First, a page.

OTTUMWA — Two longtime Ottumwa High School teachers have advice for new teachers, wisdom they've gained from decades of working with students.
OHS physical education teacher Mary Orman has earned her No. 1 spot on the school's seniority list, entering her 39th year of teaching next week.
"I can still remember like it was yesterday the first class I walked into," she said. "I can tell you exactly what the students were wearing that day."
Orman hasn't been lazy in her nearly four decades of teaching. She's coached the girls' swim team, assisted with girls' track and tennis, led student council and much more.
"I look back over these last 38 years ... and every opportunity allowed or offered to me has been such a tremendous learning experience," she said. "Even at this point, there are so many things I want to learn how to do, so much training."
Teachers need to stay curious and excited about their jobs, she said, otherwise they'll become stale.
OHS chemistry teacher Kevin McGinity agreed, noting that teachers have to keep their sense of humor and be patient.
"Part of being good at something is always being suspicious that you're not," he said. "Good teaching, like anything else, looks easy."
McGinity begins his 24th year of teaching next week and said being a good teacher is a balancing act. Treat your students with respect even if you're not getting respect from them, he said. Prepare your lesson plans far in advance.
"Things should be planned out to where you're anticipating what's going to happen every five, 10, 15 minutes," he said. "When I started — and I still do this sometimes — it's down to knowing what I'm going to say when.
"Teaching is part performance art. Performance art is one of the best things to compare it to, and it took me awhile to realize that. It's not that you're acting, it's not that you're putting on a show. But if it's hard to enjoy, it's tough to come to work."
Teachers need to stay involved and "never become complacent," Orman said.
"There's no way any adult can stay in education for any length of time if they didn't like kids," she said.
While some students feel like their teachers are on their case all the time, that's a good thing, she said, because it means the teacher cares.
"You better hope we stay after you," she said.
The goal for each student is not subject-specific, McGinity said.
"The goals for students are the same goals for myself: to communicate effectively, to work as part of a team, to be persistent," he said. "It's a funny thing to say but it's true in anything — you have to embrace work. You need to try to get as much pleasure as you can out of whatever you happen to be doing. If the teacher isn't enjoying themselves, the students probably won't be. The flip side is if you're having too good of a time, then learning probably is not going on."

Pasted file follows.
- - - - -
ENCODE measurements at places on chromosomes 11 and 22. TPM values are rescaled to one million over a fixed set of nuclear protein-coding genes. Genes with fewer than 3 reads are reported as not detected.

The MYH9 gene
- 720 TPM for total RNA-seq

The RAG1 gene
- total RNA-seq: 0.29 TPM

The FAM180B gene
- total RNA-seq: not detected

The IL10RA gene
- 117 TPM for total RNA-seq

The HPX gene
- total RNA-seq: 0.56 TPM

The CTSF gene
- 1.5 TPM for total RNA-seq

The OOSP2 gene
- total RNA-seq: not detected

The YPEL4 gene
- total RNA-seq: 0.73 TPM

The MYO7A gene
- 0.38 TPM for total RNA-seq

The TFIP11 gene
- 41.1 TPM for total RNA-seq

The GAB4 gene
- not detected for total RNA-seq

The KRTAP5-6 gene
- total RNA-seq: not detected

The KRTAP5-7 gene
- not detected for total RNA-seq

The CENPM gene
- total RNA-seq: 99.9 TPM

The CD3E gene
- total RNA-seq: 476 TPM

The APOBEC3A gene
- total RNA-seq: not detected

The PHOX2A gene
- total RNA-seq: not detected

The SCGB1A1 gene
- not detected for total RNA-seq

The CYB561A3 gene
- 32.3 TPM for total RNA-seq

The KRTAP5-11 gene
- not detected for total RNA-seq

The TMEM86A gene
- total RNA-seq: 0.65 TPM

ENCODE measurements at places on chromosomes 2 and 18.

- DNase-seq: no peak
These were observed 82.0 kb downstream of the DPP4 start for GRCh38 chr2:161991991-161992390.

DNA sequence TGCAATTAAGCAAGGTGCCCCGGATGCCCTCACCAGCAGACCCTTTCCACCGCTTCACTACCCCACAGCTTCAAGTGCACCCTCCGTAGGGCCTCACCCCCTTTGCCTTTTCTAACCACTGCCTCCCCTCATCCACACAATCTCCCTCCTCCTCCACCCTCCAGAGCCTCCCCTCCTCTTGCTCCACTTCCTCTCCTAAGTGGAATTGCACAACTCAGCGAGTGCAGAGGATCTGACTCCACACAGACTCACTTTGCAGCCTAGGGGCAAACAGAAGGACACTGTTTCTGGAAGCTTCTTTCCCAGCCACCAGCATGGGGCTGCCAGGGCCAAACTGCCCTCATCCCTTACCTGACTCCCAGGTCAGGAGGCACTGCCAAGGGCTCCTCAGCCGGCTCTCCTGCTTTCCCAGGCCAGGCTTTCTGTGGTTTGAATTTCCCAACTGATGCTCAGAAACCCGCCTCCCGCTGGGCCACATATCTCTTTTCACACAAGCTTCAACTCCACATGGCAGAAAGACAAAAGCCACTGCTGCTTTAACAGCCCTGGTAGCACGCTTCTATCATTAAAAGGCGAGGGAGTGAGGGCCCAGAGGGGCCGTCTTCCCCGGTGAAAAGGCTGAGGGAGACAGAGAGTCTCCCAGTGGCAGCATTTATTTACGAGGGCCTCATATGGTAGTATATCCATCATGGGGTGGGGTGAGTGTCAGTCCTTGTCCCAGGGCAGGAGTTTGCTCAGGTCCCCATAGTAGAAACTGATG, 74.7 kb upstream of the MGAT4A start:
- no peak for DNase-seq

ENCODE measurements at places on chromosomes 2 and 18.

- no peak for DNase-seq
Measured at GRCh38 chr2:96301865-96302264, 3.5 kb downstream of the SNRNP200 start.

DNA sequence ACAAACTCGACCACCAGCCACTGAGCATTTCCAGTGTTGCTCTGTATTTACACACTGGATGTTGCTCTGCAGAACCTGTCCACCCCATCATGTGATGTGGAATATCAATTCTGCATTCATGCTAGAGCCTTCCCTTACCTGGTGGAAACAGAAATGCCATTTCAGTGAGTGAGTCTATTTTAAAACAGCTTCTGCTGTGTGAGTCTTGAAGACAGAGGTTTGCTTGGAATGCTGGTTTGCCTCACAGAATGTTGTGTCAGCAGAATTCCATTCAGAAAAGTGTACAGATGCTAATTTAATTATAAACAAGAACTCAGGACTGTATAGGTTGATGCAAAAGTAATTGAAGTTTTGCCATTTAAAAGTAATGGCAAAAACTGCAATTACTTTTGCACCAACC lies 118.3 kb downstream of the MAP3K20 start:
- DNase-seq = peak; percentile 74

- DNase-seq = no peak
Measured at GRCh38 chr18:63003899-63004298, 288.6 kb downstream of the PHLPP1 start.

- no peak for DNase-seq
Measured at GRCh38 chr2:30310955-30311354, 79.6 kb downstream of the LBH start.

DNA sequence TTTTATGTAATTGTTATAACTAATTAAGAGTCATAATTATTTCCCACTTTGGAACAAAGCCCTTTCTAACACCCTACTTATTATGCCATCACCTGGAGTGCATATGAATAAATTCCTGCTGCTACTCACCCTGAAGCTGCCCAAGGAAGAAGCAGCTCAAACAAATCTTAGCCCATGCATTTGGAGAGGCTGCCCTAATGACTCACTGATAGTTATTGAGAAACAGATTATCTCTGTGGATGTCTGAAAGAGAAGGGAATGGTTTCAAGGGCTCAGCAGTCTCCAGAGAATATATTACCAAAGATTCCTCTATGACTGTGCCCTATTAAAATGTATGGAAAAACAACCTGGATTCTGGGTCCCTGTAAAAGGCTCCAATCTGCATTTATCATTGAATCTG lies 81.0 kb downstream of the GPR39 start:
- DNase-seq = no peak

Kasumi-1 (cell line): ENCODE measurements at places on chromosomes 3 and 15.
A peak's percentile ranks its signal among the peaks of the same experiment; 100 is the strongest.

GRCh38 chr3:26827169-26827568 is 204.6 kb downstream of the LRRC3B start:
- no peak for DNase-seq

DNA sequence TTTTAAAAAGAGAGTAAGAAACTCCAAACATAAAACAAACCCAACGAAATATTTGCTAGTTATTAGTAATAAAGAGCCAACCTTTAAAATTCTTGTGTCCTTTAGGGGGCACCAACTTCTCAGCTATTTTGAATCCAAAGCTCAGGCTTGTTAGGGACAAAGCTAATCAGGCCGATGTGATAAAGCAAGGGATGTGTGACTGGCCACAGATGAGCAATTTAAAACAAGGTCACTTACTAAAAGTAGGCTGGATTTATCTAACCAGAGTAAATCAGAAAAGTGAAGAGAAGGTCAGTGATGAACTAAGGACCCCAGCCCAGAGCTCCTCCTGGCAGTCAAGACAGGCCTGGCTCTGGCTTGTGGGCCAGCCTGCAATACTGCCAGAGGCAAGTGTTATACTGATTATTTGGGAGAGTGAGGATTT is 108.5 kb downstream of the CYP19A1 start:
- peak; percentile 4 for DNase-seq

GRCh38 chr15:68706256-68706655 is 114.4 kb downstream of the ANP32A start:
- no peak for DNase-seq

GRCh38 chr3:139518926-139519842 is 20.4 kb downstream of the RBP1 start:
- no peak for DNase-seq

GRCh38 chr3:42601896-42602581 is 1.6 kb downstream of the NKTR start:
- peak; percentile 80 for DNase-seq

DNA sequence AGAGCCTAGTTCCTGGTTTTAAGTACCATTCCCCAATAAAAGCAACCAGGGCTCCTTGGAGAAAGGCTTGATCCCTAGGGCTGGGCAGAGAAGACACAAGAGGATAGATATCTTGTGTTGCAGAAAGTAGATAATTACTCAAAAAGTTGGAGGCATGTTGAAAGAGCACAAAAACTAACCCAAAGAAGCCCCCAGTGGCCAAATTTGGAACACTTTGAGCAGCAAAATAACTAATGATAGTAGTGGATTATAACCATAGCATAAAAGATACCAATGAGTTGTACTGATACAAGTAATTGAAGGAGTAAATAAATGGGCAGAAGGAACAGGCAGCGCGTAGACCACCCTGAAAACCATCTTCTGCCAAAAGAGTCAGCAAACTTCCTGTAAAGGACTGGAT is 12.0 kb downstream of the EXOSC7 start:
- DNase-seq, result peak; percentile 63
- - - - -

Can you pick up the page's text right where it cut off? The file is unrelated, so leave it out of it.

If a student doesn't want to be in your classroom, nothing else you do matters, McGinity said. Part of that is realizing when something doesn't work and changing it.
"This is different than any other job I've ever had," he said. "Most jobs have a routine that's daily or weekly. Teaching really is different every single day, actually it can be every single period."
McGinity said he worked in labs as a chemist and has even worked as a fry cook, bus boy, dishwasher and pizza deliverer before he became a teacher.
Certain memories come to the forefront as he reflected on his career: one student standing up and saying "I got it! I got it! I got it!" during a chemistry math lesson, others stopping him at gas stations or restaurants to ask about "Mole Day," and one former student calling him from his dorm room for help with a chemistry problem.
"It's the interaction with students and knowing that the students are understanding either the concepts or processes you're trying to get across is really what this is all about," he said. "You don't learn any particular thing during life so you can use it later on. Most of what you learn you learn to become a more informed person who can problem solve in novel situations because that's what your life is.
"You learn things not necessarily to apply them later but to broaden how much you're able to do."
While Orman has thought of retirement, she's going to take it a year at a time.
"I've always been very fortunate to love what I do," she said. "I have a very strong affinity for OHS."
She's watched countless teenagers grow up right in front of her, she said, but she's grown up, too.
"If I'd only known then what I know now, I think how my students would have benefited," she said. "But that's how you know you're wiser and better at your craft. Age is a state of mind."
This is an exciting time to be in the health and wellness field, she said, with skyrocketing obesity rates. OHS is one of the few high schools in the state that offers P.E. every day, she said, and it shows in the students, who have demonstrated marked improvements.
"Everyone has a horror story of P.E., back in high school or middle school," she said. "Part of my goal has always been to negate those old stereotypes of what P.E. used to be, because it's different now. Not only is it different, it's better."